Advertisement

Mountaintop experience

Blue Ridge Summit hosts Heritage Days

Blue Ridge Summit hosts Heritage Days

July 02, 2006|by KATE S. ALEXANDER/Staff Correspondent

BLUE RIDGE SUMMIT, PA. - Ask Gary Muller what Mountaintop Heritage Days are about, and he will tell you, "It's a mountaintop thing, and most people don't understand."

Muller, owner of Flohr True Value Lumber in Blue Ridge Summit and one of the organizers of the event, said that the traditional lines of states and counties do not divide the community. Rather, the community views itself as one.

"We cross the state line multiple times a day, we go to different schools, but we're still one community," Muller said.

The first Mountaintop Heritage Days kicked off Saturday with a parade. According to Arben "Topper" Harbaugh, a lifetime resident of Cascade, it was Blue Ridge Summit's first parade since the 1976 bicentennial celebration.

Advertisement

For many, the festival is a welcome infusion of the past. "There's nothing like this anymore," said Dennis Lowe of Blue Ridge Summit.

Lowe and his family were more than pleased with the heritage days, seeing how the event also fell on the same day as their yard sale.

Other spectators traveled from across the country for the weekend event.

Lorraine and Sonny Gladhill, former Blue Ridge Summit residents, came from Tuscan, Ariz., for the event. Lorraine was thrilled to see the community hosting the event, and planned her vacation in order to experience it.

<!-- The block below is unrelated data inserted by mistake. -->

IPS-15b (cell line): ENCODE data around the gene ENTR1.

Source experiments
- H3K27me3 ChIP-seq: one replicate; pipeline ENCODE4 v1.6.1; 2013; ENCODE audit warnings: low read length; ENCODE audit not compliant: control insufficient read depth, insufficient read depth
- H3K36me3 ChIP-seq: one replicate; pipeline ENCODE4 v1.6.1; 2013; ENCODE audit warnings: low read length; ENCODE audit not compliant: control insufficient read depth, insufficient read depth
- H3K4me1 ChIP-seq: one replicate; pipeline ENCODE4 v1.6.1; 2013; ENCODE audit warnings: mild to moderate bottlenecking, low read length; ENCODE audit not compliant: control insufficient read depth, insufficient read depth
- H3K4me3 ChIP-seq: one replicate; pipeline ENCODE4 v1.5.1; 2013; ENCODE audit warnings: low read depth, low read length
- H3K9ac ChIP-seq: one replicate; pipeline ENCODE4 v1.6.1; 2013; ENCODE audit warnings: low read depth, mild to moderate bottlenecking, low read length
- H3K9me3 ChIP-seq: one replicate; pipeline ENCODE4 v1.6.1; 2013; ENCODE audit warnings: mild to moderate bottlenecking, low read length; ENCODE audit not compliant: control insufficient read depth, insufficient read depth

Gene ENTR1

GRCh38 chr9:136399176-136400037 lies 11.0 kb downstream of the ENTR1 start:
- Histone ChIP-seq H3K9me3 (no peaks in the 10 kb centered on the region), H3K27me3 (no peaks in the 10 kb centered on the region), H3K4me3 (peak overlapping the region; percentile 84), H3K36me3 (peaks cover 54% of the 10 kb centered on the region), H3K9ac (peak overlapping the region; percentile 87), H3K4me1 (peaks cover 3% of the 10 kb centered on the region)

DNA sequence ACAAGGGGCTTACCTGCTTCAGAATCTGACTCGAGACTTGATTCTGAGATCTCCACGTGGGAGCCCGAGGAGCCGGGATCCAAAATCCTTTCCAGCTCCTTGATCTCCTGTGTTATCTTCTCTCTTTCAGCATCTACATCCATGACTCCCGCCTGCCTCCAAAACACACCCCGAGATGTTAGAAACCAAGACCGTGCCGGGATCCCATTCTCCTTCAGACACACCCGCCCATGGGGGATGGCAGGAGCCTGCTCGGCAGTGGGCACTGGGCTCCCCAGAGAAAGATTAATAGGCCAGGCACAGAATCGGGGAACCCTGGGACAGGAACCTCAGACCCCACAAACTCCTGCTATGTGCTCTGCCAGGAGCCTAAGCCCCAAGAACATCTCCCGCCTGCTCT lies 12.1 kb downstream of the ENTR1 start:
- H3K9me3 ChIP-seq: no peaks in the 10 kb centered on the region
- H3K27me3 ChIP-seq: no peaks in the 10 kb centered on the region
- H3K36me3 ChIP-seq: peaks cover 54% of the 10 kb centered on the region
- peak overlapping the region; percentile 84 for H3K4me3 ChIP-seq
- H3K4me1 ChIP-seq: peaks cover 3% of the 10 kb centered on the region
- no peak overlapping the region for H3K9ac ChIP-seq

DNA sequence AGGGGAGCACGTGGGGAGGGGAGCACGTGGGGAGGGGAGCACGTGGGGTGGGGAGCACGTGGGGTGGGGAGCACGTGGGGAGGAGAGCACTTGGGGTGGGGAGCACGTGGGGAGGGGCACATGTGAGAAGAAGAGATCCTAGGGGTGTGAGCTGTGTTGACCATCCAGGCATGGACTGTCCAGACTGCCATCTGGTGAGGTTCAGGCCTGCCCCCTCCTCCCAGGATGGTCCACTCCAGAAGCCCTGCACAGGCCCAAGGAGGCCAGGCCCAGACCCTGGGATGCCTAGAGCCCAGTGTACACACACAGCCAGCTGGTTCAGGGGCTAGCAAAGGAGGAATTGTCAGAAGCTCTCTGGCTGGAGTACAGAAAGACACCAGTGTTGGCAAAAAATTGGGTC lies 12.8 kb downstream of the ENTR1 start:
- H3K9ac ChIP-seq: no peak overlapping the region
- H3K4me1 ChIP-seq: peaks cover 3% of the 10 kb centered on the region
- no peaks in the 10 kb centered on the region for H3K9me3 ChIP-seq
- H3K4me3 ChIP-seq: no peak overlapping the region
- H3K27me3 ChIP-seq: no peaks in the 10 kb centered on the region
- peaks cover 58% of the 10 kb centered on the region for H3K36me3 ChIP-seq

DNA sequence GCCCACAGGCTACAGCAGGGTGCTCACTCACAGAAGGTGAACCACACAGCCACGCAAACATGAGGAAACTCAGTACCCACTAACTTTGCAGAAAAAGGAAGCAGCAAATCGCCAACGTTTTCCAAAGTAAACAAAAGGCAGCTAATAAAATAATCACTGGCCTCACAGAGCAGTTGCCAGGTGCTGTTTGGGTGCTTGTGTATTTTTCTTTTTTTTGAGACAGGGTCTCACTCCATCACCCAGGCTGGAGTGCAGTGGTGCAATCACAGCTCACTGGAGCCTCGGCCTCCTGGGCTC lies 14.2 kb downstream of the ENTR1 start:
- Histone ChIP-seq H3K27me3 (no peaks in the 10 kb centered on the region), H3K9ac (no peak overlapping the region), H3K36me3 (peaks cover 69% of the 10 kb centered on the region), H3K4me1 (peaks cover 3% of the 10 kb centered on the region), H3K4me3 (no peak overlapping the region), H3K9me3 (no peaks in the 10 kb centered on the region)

Residents and visitors lined the street with lawn chairs to watch the classic cars, horses and swing dancers from The Hub City Lindy Hop parade past.

While some watched the parade, Civil War re-enactors camped across town to commemorate the Battle of Monterey Pass.

According to John Miller, a Civil War re-enactor, the armies of the North and the South fought atop the mountain in 1863 as both fled from Gettysburg in early July. Part of what historians are calling the Gettysburg Campaign, the Battle of Monterey Pass is a central focus of the festival this weekend.

Miller, a resident of Fountaindale, Pa., said that many people are just learning about the battle.

"Some have lived here their whole lives and never heard of the Battle of Monterey Pass," Miller said.

To help residents learn about their history, Miller invited re-enactors to set up camp on the actual site of the battle and talk about the events of that stormy night. Re-enactors, both Confederate and Union, will camp on the site for three days.

The festival will offer talks about the battle all weekend, featuring a free guided walk Monday by Michael Vallone and Troy Harmon.

The festival continues today and Monday.

The Herald-Mail Articles
|
|
|